The Broxbourne event will be opposite the Rowing Club on the same day *Sunday 24th * at 3pm


Bring your boats, bring yourself.

Together as a community we will stop CRT behaving in this way!
Our actions will win!

Find the new poster to put on your boat here:

 We are moored here in protest poster | National Bargee Travellers
Association – London Branch (

Template letter ‘safety zones’ enforcement

Download and print here:

To Whom It May Concern,

I am moored at my current location in accordance with the Public Right of Navigation, which has existed on all navigable natural and canalised rivers, including the River Lee, since Time Immemorial.

The Common Law Public Right of Navigation was first codified in the
Magna Carta of 1215. Halsbury’s Laws of England, 5th edition, paragraph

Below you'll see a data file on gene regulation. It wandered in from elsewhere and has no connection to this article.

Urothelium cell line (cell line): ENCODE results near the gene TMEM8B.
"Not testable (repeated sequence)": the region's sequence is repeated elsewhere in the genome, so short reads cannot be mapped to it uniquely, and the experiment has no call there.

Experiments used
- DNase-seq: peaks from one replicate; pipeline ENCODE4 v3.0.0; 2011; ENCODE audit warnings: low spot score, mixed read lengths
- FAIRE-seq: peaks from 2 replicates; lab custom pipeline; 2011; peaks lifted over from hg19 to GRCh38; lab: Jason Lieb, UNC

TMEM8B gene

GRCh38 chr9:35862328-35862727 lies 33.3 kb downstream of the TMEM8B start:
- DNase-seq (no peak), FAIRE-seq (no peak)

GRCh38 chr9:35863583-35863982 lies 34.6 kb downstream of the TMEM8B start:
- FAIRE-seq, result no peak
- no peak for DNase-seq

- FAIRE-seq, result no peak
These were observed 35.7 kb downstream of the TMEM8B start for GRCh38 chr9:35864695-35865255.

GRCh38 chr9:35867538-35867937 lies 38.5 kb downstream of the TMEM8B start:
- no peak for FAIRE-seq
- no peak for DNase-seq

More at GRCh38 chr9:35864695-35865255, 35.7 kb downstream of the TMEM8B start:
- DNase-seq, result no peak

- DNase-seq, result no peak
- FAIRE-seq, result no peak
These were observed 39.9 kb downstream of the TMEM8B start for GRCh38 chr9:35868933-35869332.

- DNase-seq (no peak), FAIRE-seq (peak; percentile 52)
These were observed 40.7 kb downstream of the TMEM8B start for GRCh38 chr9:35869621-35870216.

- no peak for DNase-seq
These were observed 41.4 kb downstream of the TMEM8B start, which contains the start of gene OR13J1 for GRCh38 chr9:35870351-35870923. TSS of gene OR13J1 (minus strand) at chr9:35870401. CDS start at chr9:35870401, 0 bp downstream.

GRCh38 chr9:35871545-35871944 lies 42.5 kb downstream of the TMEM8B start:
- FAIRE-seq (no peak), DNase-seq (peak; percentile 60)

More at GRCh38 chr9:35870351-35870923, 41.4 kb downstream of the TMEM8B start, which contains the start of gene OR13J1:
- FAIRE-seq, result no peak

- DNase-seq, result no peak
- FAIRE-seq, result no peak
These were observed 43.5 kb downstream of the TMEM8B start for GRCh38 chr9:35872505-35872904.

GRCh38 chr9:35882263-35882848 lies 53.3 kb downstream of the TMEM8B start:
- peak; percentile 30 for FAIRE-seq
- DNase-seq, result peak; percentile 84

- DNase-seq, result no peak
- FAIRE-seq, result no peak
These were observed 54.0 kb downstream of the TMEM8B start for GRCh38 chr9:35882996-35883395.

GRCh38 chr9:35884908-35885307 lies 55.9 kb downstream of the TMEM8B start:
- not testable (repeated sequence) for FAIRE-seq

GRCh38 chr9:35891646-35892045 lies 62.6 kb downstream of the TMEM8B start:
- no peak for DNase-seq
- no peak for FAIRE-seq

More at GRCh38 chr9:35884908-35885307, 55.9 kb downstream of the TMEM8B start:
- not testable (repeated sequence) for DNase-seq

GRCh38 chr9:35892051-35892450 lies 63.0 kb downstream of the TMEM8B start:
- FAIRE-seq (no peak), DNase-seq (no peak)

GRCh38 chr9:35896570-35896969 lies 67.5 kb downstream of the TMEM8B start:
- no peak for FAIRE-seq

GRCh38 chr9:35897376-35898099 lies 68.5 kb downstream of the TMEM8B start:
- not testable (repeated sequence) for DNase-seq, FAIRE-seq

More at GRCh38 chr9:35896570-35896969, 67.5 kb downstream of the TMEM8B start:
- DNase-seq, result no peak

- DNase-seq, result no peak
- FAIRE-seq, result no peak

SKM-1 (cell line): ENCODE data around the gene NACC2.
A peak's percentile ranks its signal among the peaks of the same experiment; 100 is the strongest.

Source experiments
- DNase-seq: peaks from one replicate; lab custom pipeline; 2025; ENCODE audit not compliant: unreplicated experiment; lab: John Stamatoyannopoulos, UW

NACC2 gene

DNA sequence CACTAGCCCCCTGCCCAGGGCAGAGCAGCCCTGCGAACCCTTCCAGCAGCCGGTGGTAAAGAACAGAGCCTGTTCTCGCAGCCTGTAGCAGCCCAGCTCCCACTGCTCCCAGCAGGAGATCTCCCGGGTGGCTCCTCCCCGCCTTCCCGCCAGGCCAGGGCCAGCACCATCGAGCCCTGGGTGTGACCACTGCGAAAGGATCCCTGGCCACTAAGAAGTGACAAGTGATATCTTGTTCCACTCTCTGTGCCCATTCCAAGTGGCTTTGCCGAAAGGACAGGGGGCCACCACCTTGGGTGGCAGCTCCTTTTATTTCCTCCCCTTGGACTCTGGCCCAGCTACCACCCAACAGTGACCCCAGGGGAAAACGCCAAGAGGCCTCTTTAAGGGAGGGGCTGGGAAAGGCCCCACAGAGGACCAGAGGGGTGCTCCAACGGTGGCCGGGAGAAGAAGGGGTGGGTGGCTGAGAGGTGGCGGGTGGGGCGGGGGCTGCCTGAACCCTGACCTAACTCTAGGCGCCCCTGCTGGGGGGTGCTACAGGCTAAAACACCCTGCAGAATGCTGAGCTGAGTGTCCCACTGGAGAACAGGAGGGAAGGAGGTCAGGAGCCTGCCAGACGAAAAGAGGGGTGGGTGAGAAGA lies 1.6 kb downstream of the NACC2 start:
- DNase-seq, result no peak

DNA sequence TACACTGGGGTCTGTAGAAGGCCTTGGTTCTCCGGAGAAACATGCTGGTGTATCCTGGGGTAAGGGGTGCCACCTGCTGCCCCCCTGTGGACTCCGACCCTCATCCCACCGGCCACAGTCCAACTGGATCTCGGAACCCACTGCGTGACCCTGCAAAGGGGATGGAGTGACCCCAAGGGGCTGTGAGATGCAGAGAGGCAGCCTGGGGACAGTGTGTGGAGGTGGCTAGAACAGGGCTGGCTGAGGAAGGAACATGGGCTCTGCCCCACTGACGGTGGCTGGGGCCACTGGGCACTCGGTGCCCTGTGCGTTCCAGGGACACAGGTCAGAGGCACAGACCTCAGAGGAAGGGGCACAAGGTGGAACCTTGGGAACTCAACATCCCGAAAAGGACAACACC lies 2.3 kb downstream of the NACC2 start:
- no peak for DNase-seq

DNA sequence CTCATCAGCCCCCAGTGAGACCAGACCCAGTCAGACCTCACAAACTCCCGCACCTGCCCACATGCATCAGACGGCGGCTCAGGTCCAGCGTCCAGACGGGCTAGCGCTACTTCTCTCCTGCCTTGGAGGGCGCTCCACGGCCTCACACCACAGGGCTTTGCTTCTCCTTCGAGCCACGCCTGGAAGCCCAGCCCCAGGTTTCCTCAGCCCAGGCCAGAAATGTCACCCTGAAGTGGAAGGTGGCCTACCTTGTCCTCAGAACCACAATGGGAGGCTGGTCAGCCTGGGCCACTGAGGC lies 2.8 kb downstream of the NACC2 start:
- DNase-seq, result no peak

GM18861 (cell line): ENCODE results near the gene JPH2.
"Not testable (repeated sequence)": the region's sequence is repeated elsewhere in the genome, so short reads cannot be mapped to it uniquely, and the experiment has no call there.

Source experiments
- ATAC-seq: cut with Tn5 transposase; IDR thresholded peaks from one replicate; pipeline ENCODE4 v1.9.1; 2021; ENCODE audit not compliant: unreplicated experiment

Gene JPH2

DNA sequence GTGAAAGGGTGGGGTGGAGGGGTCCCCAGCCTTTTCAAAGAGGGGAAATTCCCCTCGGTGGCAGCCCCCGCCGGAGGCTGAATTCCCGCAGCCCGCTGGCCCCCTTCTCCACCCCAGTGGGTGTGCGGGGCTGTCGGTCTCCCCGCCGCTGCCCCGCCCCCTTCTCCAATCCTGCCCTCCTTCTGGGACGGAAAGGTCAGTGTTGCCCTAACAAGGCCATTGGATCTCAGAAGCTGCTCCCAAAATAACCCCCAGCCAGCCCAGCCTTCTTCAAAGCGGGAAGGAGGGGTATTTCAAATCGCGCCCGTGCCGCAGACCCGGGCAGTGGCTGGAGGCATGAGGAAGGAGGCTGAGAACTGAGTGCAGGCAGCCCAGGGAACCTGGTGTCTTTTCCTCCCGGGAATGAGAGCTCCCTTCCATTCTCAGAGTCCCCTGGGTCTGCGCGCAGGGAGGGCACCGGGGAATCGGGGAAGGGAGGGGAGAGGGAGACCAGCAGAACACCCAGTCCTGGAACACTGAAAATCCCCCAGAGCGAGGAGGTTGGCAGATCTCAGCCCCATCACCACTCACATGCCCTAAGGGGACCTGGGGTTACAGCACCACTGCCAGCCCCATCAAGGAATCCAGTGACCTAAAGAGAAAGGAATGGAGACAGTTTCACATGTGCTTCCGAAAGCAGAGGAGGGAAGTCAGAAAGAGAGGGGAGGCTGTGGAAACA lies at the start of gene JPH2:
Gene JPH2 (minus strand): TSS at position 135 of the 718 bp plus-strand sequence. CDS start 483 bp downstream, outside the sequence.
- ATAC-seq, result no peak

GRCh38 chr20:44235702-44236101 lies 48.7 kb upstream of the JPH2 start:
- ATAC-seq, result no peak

691, states:

“The public right of navigation includes the right … to remain for a
convenient time, to load and unload, to moor and fix temporary moorings in the waterway”

The length of time that can be considered “convenient” cannot be
determined in advance. According to Moore v British Waterways [2013]
EWCA Civ 73, paragraph 63, a reasonable right of stopping:

“….must depend upon circumstances. You cannot lay down à priori what is reasonable”.

This Common Law right cannot be extinguished by Byelaws or Terms and Conditions.

Canal & River Trust does not have the authority to restrict mooring on the River Lee. I am moored at this location in good faith and in accordance with the law. In view of this, any sanctions applied to me in relation to my current mooring would not be supported by the law and would be challenged by the National Bargee Travellers Association.

Yours faithfully,

Boat Owners

Lost of moorings in Somerset stopped

Bath & North East Somerset Council were planning to get rid of a stretch of 14 day moorings in Saltford, on the River Avon.